Bank Shares Fall After FinCen Leak
Financial sector stocks tumble on Monday after leaking $ 2 trillion of suspicious transaction reports backed by major banks and other financial institutions.
Financial sector stocks tumble on Monday after leaking $ 2 trillion in suspicious transaction reports backed by major banks and other financial institutions.
Documents obtained by Buzzfeed and an international consortium of investigative journalists contain Suspicious Activity Reports (SARs) filed with the US Treasury’s Financial Crimes Enforcement Division (FinCen) between 1999 and 2017.
Financial institutions are required by law to alert regulators when they detect any suspicious activity, such as money laundering or sanctions violations. However, SAR reports are not necessarily evidence of any criminal behavior..
Deutsche Bank, JPMorgan, Standard Chartered, HSBC, Barclays, BNY Mellon and Societe Generale are mentioned in the documents. Banks have reported increased spending on compliance systems in recent years and deny any deliberate violation.
Rachel Woolley, Director of Financial Crimes Fighting at consulting company Fenergo, said FinCen files disclose «systemic failure of the entire financial system and industry». She suggested that SAR is being used as «defense mechanism» to communicate information to other stakeholders as many countries lack the resources to actively investigate such reports.
«Fines grow – more than $ 40 billion after the financial crisis, but is this really deterring financial institutions that promote money laundering? Woolley asks in an email received by CNBC on Monday. – Compared to the trillions of dollars smuggled around, it looks like the simple cost of doing business».
HSBC shares fall to lowest level since 1995 following money-laundering report
She suggested focusing the financial sector on «effective», not on «technical» conformity.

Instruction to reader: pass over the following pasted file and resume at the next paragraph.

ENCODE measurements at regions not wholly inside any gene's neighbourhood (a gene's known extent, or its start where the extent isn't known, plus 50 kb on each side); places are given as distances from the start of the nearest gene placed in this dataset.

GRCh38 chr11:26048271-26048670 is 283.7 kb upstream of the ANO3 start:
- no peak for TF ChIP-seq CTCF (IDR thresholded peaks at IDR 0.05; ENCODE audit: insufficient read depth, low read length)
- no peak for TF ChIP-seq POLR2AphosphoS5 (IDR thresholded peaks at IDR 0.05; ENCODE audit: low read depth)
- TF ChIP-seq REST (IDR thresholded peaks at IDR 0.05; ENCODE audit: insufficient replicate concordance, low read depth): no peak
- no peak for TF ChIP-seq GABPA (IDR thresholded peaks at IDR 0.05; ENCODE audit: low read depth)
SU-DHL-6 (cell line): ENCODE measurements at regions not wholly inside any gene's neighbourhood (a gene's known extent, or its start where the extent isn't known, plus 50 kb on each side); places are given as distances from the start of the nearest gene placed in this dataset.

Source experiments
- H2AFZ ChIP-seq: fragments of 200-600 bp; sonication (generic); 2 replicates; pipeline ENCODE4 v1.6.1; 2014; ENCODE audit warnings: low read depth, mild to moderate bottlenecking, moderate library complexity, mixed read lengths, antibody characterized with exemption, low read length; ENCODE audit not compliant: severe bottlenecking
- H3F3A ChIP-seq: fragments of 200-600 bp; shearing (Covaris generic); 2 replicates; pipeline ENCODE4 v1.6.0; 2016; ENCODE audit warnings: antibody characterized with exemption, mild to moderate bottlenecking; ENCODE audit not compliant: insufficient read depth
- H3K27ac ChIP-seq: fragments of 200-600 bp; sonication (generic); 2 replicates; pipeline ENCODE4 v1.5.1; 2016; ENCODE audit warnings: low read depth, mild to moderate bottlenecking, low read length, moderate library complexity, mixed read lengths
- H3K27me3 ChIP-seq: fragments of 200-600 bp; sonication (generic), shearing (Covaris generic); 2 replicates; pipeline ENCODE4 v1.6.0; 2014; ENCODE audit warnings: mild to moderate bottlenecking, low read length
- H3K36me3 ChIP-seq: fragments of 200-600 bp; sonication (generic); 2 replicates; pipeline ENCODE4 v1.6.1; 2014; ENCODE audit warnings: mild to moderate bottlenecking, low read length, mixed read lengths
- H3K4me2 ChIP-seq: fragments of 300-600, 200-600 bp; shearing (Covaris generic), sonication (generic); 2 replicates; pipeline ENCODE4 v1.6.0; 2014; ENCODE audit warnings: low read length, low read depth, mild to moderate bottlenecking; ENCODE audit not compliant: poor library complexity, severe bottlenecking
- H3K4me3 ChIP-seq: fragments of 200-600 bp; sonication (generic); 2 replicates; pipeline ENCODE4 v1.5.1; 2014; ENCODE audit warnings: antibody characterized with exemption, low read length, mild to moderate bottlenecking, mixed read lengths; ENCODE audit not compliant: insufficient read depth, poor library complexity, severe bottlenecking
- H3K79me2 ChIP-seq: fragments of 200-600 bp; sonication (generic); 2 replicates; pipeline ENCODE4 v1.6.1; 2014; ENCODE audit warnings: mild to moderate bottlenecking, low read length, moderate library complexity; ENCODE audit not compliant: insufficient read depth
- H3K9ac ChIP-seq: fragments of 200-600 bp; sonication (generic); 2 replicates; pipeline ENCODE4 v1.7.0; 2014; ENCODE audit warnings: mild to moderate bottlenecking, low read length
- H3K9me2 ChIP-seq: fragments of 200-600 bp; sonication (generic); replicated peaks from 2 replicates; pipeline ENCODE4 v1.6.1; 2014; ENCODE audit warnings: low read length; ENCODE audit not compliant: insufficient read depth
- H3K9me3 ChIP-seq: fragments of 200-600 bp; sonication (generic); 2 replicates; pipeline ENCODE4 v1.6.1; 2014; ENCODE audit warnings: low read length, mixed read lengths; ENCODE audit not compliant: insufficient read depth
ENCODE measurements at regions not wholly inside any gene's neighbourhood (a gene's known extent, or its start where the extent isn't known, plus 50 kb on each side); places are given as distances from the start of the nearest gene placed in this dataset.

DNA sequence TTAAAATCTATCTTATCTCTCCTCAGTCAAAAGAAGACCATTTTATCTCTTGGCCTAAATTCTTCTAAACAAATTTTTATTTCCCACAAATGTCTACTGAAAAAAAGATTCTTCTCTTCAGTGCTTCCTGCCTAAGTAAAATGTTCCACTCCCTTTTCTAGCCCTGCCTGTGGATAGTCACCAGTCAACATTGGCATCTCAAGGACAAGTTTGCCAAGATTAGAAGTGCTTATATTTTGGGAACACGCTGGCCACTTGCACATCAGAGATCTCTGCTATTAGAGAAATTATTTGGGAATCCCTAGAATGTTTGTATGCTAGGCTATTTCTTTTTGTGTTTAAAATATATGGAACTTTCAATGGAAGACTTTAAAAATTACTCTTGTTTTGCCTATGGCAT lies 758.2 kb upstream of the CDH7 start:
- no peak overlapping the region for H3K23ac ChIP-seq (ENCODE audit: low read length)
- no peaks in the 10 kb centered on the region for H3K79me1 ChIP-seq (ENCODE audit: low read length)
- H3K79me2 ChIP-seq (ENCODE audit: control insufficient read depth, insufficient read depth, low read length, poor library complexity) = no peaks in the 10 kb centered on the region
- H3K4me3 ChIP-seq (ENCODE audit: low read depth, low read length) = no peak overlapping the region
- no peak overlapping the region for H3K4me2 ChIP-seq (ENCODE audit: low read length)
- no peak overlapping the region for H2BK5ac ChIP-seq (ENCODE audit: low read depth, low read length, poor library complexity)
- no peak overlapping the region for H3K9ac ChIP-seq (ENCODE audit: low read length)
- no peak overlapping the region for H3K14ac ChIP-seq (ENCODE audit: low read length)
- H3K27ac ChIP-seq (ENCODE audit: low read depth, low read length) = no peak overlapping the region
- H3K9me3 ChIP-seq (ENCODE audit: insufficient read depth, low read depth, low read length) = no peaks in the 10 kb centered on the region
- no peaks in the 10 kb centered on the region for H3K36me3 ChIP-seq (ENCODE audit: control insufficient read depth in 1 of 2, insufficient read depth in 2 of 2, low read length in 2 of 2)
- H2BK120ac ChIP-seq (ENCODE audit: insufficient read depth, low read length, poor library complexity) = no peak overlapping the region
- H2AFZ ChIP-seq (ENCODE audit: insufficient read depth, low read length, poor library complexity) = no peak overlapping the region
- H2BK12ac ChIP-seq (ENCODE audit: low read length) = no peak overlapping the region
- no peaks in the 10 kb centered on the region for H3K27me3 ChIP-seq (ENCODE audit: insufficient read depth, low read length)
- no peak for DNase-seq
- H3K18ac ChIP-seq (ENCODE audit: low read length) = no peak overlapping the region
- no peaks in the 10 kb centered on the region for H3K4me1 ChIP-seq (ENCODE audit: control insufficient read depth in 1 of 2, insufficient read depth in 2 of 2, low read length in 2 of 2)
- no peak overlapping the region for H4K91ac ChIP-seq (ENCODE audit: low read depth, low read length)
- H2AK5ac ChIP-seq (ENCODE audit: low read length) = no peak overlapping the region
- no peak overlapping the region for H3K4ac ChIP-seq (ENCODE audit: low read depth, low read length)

«The days of hiding behind complexity and pushing papers are over. The entire industry needs to collaborate more effectively to adhere to common policies and prevent criminals from entering the financial system», – the expert believes.
The Institute for International Finance (IIF) on Sunday hoped the study’s findings would nudge policymakers around the world to implement urgent reforms to tackle financial crime, which the president and CEO said Tim Adams, «poses a serious threat to society as a whole».
«Today’s reports highlight the need for intelligence-driven changes in financial crime risk management, driven by significant improvements in public-private collaboration and cross-border information sharing, combined with the use of technology, to improve the efficiency of the global financial crime system.», – said Adams.
IIF emphasizes the balance between managing risk to prevent financial crime and ensuring access to the financial system for law-abiding clients. It has been suggested that SAR as part of this balance should work simultaneously with the exchange of operational and tactical intelligence information.
IIF also stressed the importance of identifying the true owner or person in control of a business relationship., «in a reliable and transparent way through beneficiary ownership information reform».
In a recent DBRS report, Morningstar highlighted the growing focus on internal controls and the significant costs associated with retrospective remediation of compliance violations, raising the question of whether investing early will lower overall costs..
«In our opinion, establishing adequate internal controls should be a priority for banks. Despite pressure on profitability from COVID-19 and low interest rates, banks must continue to invest in strengthening operational risk controls», – told CNBC on Monday Tomas Valkovich, Vice President, Financial Institutions Group DBRS Morningstar.
«We are currently seeing increased regulatory scrutiny focused on overseeing banks’ operational risks and believe that any repeated failures in areas such as money laundering or terrorist financing prevention could result in severe financial penalties.», – added expert.
FinCen leaks represent the latest in a series of global financial system scandals that have followed the Panama Papers, 1MDB and Luanda Leaks in recent years..
FinCen filing news triggered a fall in European bank stocks on Monday, with Stoxx 600 Banks down 4.6% by midday and HSBC’s share price hit a 25-year low.